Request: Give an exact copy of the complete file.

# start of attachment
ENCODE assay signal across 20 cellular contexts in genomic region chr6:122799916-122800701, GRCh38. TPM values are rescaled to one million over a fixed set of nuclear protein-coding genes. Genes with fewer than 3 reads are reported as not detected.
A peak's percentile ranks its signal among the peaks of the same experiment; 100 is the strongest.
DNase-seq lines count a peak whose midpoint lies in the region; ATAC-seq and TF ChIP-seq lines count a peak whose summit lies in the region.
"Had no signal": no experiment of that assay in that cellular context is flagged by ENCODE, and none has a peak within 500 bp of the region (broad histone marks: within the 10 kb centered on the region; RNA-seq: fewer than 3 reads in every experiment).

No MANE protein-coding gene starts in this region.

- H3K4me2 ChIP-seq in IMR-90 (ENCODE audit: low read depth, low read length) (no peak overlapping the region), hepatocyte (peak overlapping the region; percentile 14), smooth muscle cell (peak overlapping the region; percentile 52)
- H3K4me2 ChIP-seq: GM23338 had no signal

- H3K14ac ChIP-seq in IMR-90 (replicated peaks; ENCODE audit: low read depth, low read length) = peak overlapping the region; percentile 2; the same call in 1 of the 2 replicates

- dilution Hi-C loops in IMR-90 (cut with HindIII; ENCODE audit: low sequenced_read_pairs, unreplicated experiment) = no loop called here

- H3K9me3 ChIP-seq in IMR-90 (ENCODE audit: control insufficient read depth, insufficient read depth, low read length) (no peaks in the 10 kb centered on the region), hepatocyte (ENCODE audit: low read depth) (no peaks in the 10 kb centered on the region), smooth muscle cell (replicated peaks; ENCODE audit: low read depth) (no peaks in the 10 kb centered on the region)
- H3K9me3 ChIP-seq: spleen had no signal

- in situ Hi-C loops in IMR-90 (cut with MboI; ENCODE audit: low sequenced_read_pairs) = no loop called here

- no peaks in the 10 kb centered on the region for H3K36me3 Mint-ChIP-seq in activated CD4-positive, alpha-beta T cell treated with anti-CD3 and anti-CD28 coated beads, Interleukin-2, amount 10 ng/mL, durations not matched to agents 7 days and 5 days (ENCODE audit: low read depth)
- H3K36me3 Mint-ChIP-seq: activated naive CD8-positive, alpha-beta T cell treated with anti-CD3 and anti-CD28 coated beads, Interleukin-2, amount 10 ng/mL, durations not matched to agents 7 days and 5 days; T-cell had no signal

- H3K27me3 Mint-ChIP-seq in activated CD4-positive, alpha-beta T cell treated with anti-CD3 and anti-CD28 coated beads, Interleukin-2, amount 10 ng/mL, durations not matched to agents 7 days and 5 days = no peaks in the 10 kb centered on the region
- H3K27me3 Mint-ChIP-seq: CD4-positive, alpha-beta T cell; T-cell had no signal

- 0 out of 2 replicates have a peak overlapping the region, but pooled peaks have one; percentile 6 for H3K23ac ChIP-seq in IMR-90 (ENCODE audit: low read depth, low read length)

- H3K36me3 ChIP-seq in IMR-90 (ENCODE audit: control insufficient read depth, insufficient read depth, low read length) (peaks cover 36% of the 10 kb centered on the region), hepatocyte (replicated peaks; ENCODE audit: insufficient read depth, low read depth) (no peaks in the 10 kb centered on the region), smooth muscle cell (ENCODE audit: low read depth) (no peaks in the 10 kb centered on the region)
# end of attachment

ENCODE assay signal across 20 cellular contexts in genomic region chr6:122799916-122800701, GRCh38. TPM values are rescaled to one million over a fixed set of nuclear protein-coding genes. Genes with fewer than 3 reads are reported as not detected.
A peak's percentile ranks its signal among the peaks of the same experiment; 100 is the strongest.
DNase-seq lines count a peak whose midpoint lies in the region; ATAC-seq and TF ChIP-seq lines count a peak whose summit lies in the region.
"Had no signal": no experiment of that assay in that cellular context is flagged by ENCODE, and none has a peak within 500 bp of the region (broad histone marks: within the 10 kb centered on the region; RNA-seq: fewer than 3 reads in every experiment).

No MANE protein-coding gene starts in this region.

- H3K4me2 ChIP-seq in IMR-90 (ENCODE audit: low read depth, low read length) (no peak overlapping the region), hepatocyte (peak overlapping the region; percentile 14), smooth muscle cell (peak overlapping the region; percentile 52)
- H3K4me2 ChIP-seq: GM23338 had no signal

- H3K14ac ChIP-seq in IMR-90 (replicated peaks; ENCODE audit: low read depth, low read length) = peak overlapping the region; percentile 2; the same call in 1 of the 2 replicates

- dilution Hi-C loops in IMR-90 (cut with HindIII; ENCODE audit: low sequenced_read_pairs, unreplicated experiment) = no loop called here

- H3K9me3 ChIP-seq in IMR-90 (ENCODE audit: control insufficient read depth, insufficient read depth, low read length) (no peaks in the 10 kb centered on the region), hepatocyte (ENCODE audit: low read depth) (no peaks in the 10 kb centered on the region), smooth muscle cell (replicated peaks; ENCODE audit: low read depth) (no peaks in the 10 kb centered on the region)
- H3K9me3 ChIP-seq: spleen had no signal

- in situ Hi-C loops in IMR-90 (cut with MboI; ENCODE audit: low sequenced_read_pairs) = no loop called here

- no peaks in the 10 kb centered on the region for H3K36me3 Mint-ChIP-seq in activated CD4-positive, alpha-beta T cell treated with anti-CD3 and anti-CD28 coated beads, Interleukin-2, amount 10 ng/mL, durations not matched to agents 7 days and 5 days (ENCODE audit: low read depth)
- H3K36me3 Mint-ChIP-seq: activated naive CD8-positive, alpha-beta T cell treated with anti-CD3 and anti-CD28 coated beads, Interleukin-2, amount 10 ng/mL, durations not matched to agents 7 days and 5 days; T-cell had no signal

- H3K27me3 Mint-ChIP-seq in activated CD4-positive, alpha-beta T cell treated with anti-CD3 and anti-CD28 coated beads, Interleukin-2, amount 10 ng/mL, durations not matched to agents 7 days and 5 days = no peaks in the 10 kb centered on the region
- H3K27me3 Mint-ChIP-seq: CD4-positive, alpha-beta T cell; T-cell had no signal

- 0 out of 2 replicates have a peak overlapping the region, but pooled peaks have one; percentile 6 for H3K23ac ChIP-seq in IMR-90 (ENCODE audit: low read depth, low read length)

- H3K36me3 ChIP-seq in IMR-90 (ENCODE audit: control insufficient read depth, insufficient read depth, low read length) (peaks cover 36% of the 10 kb centered on the region), hepatocyte (replicated peaks; ENCODE audit: insufficient read depth, low read depth) (no peaks in the 10 kb centered on the region), smooth muscle cell (ENCODE audit: low read depth) (no peaks in the 10 kb centered on the region)